Rachel Carson, renowned environmentalist and conservationist, wrote parts of Silent Spring while visiting Southport, abutting Georgetown. The beauty she saw in 1962 can still easily be found in Reid State Park, which is what’s kept me coming back every year since I was a kid.
They’re typically open from 9am to sunset year-round (unless otherwise posted on the gate) and do charge a fee (but it’s free with Maine’s state park annual pass!). Parking never seems to be an issue – even on a sunny summer day, I’ve never had trouble finding a spot in the 15+ years I’ve frequented this beach. They have changing rooms, restrooms, showers, and a picnic table area that are open all year. Plenty of room to spread out and suntan on Mile Beach and Half Mile Beach – or, if you have little kiddos, the Lagoon area offers some wave-free swimming, with enough sandy beach to help them build whatever size sandcastle they can dream up. With large areas of protected sand dunes, it’s not unusual to see endangered birds and other little critters (don’t worry – they keep to themselves if you do!).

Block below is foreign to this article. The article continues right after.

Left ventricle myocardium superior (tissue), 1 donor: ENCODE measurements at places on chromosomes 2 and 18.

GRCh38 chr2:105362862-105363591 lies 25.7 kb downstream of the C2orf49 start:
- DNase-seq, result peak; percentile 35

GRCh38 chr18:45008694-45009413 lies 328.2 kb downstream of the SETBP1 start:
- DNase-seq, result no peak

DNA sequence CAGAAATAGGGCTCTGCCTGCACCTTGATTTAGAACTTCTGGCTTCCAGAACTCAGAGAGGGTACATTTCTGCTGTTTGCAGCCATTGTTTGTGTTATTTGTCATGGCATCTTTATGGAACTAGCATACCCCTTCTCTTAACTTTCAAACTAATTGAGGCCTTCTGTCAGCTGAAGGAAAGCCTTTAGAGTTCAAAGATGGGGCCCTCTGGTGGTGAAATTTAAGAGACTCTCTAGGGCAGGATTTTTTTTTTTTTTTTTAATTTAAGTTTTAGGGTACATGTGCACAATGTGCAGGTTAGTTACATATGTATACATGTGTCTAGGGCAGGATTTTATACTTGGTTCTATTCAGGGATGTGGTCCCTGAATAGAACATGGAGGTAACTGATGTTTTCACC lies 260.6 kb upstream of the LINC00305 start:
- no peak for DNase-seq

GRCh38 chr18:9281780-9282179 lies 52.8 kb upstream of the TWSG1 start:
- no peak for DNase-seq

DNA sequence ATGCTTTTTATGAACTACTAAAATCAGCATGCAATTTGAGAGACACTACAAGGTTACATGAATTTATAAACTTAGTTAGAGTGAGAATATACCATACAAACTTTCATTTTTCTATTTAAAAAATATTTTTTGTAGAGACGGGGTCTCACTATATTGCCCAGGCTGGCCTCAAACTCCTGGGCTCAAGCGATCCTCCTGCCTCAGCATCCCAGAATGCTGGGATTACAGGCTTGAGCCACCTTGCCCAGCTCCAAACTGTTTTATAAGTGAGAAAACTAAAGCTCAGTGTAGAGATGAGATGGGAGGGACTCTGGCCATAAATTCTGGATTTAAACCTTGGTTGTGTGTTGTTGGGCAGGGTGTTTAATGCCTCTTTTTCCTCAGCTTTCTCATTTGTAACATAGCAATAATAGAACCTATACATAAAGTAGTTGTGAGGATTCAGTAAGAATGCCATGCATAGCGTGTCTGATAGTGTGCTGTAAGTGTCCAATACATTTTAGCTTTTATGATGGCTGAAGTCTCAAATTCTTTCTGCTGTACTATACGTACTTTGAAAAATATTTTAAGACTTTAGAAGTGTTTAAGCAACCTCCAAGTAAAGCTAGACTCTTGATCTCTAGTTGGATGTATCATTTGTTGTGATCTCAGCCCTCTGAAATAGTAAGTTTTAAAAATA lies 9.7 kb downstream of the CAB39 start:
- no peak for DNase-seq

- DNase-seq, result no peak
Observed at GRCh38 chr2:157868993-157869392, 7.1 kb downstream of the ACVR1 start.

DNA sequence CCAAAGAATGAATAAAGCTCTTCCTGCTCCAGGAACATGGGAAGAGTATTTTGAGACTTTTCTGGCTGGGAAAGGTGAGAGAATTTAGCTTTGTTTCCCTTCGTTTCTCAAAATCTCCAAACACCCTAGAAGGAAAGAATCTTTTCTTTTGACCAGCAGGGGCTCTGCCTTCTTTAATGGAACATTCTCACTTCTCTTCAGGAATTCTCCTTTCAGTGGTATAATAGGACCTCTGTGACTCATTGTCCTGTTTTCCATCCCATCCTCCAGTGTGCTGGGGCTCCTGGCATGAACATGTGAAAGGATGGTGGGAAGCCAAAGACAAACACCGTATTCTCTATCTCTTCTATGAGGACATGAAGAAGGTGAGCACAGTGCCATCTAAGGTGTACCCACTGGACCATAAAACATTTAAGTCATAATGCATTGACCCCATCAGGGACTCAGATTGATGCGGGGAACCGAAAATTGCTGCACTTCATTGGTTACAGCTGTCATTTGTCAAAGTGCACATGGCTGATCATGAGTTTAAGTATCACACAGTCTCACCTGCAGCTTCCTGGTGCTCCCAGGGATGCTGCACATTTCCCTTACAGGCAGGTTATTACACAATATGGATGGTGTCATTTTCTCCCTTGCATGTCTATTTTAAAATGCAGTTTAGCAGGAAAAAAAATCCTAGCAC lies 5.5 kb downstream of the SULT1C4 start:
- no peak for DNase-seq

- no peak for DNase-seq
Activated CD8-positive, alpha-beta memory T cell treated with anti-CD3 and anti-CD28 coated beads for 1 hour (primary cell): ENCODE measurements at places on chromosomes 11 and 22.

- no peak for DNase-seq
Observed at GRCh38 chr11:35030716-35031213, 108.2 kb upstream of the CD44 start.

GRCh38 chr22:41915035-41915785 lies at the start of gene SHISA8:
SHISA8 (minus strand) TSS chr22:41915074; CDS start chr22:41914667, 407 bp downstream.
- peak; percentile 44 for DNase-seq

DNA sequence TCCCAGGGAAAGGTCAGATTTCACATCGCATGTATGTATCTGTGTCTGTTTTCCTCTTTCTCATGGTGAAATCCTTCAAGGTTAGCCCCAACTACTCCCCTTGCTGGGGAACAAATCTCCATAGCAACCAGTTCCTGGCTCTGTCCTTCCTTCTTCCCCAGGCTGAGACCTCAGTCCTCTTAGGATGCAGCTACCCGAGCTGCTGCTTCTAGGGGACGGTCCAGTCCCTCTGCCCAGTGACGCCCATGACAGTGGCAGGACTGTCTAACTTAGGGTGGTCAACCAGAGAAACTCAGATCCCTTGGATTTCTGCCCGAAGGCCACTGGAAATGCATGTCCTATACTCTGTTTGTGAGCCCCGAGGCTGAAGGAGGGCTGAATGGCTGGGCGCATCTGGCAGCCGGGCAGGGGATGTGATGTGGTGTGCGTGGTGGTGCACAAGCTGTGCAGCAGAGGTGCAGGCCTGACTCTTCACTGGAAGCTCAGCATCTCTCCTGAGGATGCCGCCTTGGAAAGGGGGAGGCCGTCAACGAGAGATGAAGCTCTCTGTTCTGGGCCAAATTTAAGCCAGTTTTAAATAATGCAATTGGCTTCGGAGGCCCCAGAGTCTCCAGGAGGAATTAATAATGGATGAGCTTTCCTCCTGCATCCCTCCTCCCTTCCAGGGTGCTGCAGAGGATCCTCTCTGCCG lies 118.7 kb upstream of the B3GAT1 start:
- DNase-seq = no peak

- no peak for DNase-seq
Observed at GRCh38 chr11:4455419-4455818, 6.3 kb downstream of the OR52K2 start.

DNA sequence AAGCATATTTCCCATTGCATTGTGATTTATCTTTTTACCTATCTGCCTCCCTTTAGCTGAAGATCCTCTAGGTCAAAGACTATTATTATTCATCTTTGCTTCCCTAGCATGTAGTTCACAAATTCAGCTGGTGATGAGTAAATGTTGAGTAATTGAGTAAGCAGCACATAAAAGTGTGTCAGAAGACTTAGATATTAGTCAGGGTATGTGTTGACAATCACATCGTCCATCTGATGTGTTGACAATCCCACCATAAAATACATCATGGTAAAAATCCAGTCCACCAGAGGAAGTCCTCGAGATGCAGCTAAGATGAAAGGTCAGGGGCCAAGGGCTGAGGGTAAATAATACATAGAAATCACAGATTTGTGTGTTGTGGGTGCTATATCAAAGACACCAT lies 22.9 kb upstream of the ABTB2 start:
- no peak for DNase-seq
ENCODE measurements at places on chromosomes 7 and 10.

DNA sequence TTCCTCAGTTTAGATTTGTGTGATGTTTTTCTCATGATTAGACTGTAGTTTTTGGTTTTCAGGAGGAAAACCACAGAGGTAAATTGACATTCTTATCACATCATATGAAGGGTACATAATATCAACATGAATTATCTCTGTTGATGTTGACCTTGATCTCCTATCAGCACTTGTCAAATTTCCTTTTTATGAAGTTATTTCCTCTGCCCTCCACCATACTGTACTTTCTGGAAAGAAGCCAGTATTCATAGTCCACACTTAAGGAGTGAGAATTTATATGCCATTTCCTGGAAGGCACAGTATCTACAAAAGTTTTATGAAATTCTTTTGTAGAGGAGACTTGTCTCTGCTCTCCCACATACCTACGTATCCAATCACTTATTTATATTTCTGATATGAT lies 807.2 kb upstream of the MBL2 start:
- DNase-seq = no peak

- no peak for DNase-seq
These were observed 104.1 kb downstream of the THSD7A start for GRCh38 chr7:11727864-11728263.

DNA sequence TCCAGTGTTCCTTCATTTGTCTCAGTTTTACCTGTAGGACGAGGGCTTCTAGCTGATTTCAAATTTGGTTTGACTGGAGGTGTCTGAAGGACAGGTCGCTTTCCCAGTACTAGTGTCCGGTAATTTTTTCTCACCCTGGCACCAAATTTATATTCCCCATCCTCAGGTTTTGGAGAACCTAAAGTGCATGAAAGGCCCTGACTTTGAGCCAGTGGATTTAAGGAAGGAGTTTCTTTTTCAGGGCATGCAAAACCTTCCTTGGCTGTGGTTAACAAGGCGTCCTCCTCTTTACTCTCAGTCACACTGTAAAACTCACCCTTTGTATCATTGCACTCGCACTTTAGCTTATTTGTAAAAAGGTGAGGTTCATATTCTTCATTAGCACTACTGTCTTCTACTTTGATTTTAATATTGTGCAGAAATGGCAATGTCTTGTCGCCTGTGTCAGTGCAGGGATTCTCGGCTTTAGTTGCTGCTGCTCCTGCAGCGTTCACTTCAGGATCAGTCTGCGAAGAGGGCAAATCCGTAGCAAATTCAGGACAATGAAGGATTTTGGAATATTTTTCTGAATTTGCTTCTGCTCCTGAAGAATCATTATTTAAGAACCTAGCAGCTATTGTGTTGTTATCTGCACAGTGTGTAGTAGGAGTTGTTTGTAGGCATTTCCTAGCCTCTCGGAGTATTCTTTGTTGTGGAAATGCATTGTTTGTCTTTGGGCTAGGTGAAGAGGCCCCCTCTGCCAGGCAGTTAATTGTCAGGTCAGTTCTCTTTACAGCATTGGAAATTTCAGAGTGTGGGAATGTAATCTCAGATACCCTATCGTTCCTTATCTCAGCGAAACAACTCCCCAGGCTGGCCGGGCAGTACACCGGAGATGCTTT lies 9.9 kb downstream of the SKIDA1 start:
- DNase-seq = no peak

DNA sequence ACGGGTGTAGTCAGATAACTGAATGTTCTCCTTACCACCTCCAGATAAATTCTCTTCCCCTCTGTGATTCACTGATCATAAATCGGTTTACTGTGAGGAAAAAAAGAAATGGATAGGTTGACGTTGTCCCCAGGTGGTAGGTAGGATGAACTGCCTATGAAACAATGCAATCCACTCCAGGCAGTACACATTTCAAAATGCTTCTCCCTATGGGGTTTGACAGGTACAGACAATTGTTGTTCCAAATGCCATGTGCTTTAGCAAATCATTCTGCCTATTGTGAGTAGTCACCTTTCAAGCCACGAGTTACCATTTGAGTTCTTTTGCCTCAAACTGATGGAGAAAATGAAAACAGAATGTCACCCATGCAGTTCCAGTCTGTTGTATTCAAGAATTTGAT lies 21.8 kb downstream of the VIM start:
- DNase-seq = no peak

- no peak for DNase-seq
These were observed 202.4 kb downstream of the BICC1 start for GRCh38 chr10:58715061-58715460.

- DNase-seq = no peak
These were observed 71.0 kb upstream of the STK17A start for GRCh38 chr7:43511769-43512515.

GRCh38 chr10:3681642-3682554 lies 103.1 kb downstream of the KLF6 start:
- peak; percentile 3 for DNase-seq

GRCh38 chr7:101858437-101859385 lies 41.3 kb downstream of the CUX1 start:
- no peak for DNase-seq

For the slightly more adventurous, there’s plenty of rocky coast and tide pools to find all sorts of treasure. The 2.14 mile Ski Loop Trail (off Todd Point Road in the park) which wraps into the northern part of the park, and around a marsh and bog (look out for Great Blue Herons!) is groomed all year, so it’s also perfect for snowshoeing and cross-country skiing once we need to start bundling up again! Little River Trail (1.4 miles, also off Todd Point Road) meanders along Little River, another great chance to spot some wildlife. Really the only negative is that mosquitoes can be quite nasty here – I’d suggest a good bug spray!
Swimming can be an absolute blast here; the huge waves can be exhilarating to jump through (adventurous spirit required!) – which correlates directly to why Reid State Park was rated the #1 beach in New England for surfing by Boston Globe Magazine in 2015. It also bears the distinct honor as being Maine’s first state-owned saltwater beach; it was donated to the state of Maine in 1946 by Walter Reid, who wanted this land to be preserved forever. Any season or weather, it’s pretty easy to see why he loved it so much!